Study Signals Bat Flu Unlikely to Jump to Humans

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Image Credit: National Institute of Allergy and Infectious Diseases (NIAID)

Study Signals Bat Flu Unlikely to Jump to Humans

Bats species harbor a large number of viruses that cause human disease.  So, when the first influenza sequences from Guatemalan little yellow-shouldered bats were uncovered in 2009, the question arose of whether bat influenza viruses pose a threat to human health.  A collaborative project between JCVI and Kansas State University was recently published in PLoS Pathogens to address this question.

The approach employed cutting-edge synthetic biology approaches and demonstrated that, while the sequences of the bat influenza virus of the subtype H17N10 are viable, they are unable to infect human cells. Additional experiments clearly indicated that these bat virus sequences are not able to reassort with other influenza A and B viruses known to infect humans. Therefore, the potential for a pandemic bat influenza entering the human population is extremely unlikely.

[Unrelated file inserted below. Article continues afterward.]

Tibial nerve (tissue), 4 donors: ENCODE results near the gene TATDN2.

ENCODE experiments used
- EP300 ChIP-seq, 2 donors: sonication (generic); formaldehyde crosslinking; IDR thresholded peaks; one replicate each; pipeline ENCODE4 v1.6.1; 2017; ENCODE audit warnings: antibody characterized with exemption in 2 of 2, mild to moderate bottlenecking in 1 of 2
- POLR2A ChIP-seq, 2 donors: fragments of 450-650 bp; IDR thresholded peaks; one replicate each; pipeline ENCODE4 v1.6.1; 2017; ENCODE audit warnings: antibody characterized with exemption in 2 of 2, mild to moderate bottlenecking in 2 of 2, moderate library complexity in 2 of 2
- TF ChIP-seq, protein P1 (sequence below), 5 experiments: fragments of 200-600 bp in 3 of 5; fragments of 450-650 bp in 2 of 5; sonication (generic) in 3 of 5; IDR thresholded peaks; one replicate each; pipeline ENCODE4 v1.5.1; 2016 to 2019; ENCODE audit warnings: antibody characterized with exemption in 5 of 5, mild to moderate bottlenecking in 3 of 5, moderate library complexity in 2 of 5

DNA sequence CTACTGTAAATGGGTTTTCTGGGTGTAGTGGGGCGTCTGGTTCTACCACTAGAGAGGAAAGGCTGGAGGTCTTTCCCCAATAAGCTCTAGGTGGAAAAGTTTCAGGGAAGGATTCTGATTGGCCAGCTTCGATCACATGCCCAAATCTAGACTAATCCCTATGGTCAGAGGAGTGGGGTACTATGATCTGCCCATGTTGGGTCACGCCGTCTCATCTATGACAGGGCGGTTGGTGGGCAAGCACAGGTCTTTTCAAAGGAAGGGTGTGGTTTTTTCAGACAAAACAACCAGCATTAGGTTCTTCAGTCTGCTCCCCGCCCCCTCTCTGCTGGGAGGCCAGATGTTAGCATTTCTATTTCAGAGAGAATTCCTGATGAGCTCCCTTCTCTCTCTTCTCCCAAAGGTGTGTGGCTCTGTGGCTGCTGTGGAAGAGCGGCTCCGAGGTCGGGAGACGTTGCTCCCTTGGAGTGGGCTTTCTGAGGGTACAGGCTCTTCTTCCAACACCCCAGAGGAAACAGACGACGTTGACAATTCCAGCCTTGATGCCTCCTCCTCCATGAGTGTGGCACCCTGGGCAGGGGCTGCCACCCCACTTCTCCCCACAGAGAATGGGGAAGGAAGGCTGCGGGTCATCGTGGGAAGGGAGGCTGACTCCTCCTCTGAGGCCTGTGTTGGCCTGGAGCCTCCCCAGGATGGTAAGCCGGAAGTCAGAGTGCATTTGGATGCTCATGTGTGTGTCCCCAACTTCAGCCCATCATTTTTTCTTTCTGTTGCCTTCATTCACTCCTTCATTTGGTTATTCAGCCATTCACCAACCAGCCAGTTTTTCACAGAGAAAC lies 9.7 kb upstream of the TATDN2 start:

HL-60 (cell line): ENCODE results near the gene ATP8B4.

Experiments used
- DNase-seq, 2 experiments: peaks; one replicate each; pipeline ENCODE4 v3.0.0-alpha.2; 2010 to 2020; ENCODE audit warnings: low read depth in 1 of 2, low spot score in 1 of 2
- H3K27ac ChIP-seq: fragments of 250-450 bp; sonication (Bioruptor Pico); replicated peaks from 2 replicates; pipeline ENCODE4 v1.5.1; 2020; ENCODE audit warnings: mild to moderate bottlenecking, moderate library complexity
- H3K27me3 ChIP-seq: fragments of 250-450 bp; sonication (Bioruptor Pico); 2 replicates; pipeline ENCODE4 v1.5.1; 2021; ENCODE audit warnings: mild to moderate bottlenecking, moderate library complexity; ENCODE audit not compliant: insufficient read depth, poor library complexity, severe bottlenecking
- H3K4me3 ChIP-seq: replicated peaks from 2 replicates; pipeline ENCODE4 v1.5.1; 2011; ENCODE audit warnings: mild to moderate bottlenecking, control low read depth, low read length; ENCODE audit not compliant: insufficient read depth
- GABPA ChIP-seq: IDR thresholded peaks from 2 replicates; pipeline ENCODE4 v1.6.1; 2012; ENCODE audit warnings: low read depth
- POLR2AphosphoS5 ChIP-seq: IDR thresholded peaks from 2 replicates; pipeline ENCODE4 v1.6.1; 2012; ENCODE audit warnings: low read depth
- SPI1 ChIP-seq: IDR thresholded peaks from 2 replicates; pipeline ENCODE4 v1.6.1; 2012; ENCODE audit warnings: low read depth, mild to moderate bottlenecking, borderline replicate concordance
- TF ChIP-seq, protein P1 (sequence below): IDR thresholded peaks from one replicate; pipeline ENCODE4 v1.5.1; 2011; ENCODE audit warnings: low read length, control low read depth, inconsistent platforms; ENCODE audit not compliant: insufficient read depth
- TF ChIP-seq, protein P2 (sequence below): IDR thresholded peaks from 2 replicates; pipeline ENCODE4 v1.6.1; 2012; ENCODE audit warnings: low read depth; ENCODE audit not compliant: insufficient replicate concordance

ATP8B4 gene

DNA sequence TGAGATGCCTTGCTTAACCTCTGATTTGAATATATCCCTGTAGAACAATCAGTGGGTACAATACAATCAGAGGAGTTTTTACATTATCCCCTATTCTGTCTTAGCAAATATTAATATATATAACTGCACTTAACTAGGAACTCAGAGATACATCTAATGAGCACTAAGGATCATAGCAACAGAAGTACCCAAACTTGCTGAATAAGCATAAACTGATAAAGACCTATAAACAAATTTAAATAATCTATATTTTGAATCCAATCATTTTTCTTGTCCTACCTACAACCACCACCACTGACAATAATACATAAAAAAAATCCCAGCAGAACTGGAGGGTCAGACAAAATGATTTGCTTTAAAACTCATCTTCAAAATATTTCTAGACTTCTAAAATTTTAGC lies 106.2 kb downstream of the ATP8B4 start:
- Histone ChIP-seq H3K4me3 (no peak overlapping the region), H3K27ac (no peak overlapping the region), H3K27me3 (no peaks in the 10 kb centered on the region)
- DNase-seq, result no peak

David Wentworth, the former Director of Viral Programs at JCVI, was the lead investigator for this study.  Additional authors from JCVI include Tim Stockwell, Wei Wang, Xudong Lin, Bin Zhou (now at NYU), and Reed Shabman.

For additional information see the press release.